The Woman at the Well (part 3)
There’s so much to learn from Jesus’ encounter with the woman at the well near Sychar. Let’s keep going! When we stopped last week, Jesus was changing His approach with the woman. He had been talking about living water, but now he shifts to the far more personal issue of this woman’s love life. That statement, however, is just a segue into what He really wants to discuss.
John 4:16-26. Remember, I’m not including all the Scripture, so grab your Bible or pull up your Bible app in another window.
After the woman complains about her daily treks to the well, I think Jesus pauses for a minute. Perhaps he looks sideways at her and sighs. Then he suggests she go get her husband. In making another simple statement (an indirect question, really), Jesus reveals that He knows more about her than she thinks.
The woman at the well needs
to understand what Jesus says,
not just hear His words.
(click to tweet)
He already understood her reasons for getting water in the middle of the day. I probably would have said something like, “Hey, I know all about those husbands!” Instead, Jesus walks her along the path of truth so the revelation (here in a minute) about Who He is will be her own. She needs to understand what He will say, not just hear it with her ears.
How many times had she squared her shoulders and said, “I have no husband”? At her age, people were certainly surprised by that. In her time and culture, all women got married. (I’m sure there were a few rare exceptions.) We can assume she wasn’t young, since she’d had time to be married five times, so her single status was unusual, even remarkable.
Without condemnation, Jesus
presses into the full truth.
What did she expect from Jesus in response to her terse, incomplete response? Maybe she was hoping he’d just drop the subject. But he doesn’t. Without condemnation, Jesus presses into the full truth. Imagine the look of surprise on our heroine’s face when Jesus recites her marital history!
But now He has her attention. He’s not just some weird, counter-cultural guy with strange ideas about water. Is she scared? A little embarrassed? She scrambles for a diversion. If He knows so much about her, He must be a prophet. Prophets like to talk about religion. Maybe she could shift the conversation off herself and onto a safe (read: not personal) subject.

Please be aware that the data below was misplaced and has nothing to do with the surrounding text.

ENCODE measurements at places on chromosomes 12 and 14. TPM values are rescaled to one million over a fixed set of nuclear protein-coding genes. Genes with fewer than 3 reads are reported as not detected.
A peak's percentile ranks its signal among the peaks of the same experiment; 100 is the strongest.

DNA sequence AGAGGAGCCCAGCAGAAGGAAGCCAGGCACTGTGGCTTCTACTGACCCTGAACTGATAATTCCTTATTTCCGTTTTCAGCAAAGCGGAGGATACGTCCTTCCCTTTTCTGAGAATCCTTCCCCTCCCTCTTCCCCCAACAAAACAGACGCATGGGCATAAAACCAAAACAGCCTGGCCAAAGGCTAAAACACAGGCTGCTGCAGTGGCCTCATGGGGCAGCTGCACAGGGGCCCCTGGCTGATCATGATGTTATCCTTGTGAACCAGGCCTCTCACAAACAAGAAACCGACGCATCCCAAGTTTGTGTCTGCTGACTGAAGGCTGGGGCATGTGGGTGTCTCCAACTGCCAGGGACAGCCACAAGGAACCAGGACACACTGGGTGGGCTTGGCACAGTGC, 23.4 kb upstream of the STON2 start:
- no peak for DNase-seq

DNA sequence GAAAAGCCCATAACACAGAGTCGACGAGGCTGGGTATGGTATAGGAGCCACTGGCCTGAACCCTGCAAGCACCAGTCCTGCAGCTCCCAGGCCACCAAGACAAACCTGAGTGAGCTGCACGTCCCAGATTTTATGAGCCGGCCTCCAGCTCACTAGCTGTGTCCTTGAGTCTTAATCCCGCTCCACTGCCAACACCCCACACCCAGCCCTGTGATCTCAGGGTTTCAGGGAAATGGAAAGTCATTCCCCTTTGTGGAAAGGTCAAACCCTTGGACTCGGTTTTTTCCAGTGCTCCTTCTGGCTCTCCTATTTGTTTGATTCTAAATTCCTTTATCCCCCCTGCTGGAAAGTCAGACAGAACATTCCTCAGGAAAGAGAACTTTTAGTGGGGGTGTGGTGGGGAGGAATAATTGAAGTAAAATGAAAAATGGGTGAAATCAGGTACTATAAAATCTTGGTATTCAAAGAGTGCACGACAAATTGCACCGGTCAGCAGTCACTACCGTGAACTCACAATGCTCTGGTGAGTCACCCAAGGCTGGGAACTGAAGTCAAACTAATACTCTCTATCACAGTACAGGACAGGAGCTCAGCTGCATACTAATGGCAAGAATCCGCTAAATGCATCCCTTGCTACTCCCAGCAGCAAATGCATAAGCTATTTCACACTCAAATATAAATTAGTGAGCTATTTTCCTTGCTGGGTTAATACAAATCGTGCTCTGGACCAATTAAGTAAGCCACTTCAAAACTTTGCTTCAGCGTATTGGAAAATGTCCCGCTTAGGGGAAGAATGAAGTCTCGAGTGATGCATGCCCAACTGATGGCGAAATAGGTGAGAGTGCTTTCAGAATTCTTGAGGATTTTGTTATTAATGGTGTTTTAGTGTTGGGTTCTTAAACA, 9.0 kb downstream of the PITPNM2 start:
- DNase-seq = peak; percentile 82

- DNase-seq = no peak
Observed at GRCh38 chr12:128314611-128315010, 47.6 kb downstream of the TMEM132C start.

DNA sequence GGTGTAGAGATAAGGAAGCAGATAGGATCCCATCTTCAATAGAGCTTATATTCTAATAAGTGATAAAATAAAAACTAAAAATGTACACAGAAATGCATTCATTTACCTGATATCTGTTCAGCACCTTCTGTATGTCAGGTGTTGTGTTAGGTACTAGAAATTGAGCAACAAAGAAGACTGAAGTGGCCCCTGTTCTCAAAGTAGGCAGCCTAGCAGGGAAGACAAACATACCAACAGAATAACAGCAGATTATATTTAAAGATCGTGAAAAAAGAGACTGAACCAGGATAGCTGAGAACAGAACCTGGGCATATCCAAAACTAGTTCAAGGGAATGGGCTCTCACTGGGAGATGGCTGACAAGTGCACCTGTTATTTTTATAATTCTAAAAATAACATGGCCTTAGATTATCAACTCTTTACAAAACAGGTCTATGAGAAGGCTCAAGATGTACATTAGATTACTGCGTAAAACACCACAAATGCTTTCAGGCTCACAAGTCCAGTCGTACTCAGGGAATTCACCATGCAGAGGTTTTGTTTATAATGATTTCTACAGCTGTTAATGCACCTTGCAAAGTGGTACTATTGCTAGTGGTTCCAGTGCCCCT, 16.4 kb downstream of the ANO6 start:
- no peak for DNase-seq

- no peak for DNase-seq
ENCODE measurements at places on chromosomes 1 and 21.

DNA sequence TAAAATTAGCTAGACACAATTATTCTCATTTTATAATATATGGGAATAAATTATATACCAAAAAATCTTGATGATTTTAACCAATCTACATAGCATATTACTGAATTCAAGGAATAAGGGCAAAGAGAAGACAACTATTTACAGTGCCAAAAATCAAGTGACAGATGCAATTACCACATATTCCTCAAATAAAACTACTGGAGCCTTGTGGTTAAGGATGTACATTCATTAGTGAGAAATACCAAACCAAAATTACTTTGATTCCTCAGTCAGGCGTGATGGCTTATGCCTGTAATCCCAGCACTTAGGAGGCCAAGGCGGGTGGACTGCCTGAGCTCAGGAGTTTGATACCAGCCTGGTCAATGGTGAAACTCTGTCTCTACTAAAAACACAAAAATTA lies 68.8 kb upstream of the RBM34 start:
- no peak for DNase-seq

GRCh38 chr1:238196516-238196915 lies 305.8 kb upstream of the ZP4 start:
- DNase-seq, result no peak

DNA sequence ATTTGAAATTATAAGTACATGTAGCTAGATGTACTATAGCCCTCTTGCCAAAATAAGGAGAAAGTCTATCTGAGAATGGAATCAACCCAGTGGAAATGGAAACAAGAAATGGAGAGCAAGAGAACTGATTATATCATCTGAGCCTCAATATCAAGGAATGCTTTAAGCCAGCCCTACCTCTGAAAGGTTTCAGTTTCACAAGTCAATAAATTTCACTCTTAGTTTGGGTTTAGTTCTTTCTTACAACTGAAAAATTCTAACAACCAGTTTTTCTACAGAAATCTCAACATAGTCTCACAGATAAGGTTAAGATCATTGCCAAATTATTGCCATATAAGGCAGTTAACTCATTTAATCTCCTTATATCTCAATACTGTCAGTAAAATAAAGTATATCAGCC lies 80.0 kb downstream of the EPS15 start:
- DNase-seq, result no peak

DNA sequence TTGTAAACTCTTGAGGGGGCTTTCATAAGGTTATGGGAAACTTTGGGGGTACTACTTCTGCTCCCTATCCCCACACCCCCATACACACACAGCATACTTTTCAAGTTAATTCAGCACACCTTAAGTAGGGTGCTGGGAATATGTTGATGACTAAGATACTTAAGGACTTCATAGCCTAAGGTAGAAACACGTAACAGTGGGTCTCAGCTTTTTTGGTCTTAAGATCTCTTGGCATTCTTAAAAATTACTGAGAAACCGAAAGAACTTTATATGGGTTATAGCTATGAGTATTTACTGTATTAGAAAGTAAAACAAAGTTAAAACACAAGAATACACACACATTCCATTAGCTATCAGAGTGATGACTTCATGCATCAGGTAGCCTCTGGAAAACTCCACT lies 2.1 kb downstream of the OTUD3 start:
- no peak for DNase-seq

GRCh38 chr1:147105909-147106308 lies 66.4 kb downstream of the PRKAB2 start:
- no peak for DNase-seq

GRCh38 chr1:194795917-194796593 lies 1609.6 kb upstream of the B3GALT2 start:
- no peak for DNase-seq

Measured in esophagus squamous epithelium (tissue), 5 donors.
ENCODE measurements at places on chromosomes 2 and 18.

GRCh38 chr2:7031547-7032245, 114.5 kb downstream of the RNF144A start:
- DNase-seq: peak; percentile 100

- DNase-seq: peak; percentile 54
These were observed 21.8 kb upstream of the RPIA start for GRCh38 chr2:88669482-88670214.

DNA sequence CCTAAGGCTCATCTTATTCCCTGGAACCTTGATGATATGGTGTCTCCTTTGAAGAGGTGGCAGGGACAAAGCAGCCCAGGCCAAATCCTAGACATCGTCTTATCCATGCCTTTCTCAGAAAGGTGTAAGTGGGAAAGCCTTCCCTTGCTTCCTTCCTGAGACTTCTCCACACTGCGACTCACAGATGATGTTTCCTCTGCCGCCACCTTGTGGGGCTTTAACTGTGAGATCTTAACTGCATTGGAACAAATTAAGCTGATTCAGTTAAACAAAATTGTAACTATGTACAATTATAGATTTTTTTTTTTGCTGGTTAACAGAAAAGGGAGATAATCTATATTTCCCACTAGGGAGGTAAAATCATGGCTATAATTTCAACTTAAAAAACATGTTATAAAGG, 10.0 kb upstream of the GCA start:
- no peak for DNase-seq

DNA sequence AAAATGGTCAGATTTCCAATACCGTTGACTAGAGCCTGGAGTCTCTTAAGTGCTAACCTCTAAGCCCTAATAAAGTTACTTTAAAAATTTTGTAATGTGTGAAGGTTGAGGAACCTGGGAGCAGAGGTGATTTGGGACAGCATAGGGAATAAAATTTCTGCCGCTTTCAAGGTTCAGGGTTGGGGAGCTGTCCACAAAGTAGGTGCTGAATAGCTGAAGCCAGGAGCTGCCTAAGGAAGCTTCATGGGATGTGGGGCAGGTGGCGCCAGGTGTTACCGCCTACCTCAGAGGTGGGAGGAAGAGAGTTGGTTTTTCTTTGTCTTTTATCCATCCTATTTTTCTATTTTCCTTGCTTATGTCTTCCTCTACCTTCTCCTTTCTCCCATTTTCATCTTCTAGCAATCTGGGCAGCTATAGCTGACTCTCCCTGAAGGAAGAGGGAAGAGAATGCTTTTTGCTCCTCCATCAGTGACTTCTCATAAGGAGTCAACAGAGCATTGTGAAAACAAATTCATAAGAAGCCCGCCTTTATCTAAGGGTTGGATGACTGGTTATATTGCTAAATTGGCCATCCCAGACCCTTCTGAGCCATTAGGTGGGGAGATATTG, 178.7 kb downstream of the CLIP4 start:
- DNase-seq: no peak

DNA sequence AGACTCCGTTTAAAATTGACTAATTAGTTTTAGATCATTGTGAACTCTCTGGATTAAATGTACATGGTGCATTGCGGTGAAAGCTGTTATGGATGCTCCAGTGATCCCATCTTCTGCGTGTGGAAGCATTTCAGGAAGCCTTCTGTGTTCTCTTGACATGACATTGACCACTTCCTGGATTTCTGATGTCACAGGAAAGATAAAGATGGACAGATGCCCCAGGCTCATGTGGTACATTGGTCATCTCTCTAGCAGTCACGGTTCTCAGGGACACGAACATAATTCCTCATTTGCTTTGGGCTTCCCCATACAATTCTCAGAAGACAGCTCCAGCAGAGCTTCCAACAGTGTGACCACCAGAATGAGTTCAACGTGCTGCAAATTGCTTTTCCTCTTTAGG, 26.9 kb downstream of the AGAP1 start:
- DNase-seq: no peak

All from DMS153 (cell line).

Hmm… They could see Mount Gerizim in the distance. The Samaritans had worshiped God there for more than two hundred years—until the Jews destroyed their temple. (That fact was in the study notes of my Bible. Read those, people!) It was still a sore spot between the two people groups, as you can read in my previous post. She points out the mountain and describes the accompanying issue, then she waits to see what He says. If Jesus will take the bait and start talking/arguing about the proper location for worship, then the she’ll be “off the hook.” That kind of debate wouldn’t affect her personally.
Talking about personal issues makes people uncomfortable. Religion isn’t personal; it’s more of a social issue, so it’s safe. Even today, people will wiggle out of uncomfortable Truth by mentioning church or religious groups or even religion-related politics. We have to stay on our toes to realize when that happens and redirect the conversation back to Truth…which is what Jesus does here.
The coming of the Holy
Spirit made temple
Jesus doesn’t take the bait. Instead, He declares the issue moot (that means no longer worth talking about). With Jesus’ coming death and resurrection, location would no longer matter (v. 21). What would matter? Well, we’ll get to that in a second.
When Jesus says, “You Samaritans” (v. 22), it’s the closest He gets to judging the woman. I think He felt about them much like He felt about the Pharisees: they were striving so hard in the wrong direction. The Samaritans had been away so long and diluted worship of Yahweh so much that they could no longer recognize true worship.
The woman’s shoulders knotted up a bit more tightly with that thought.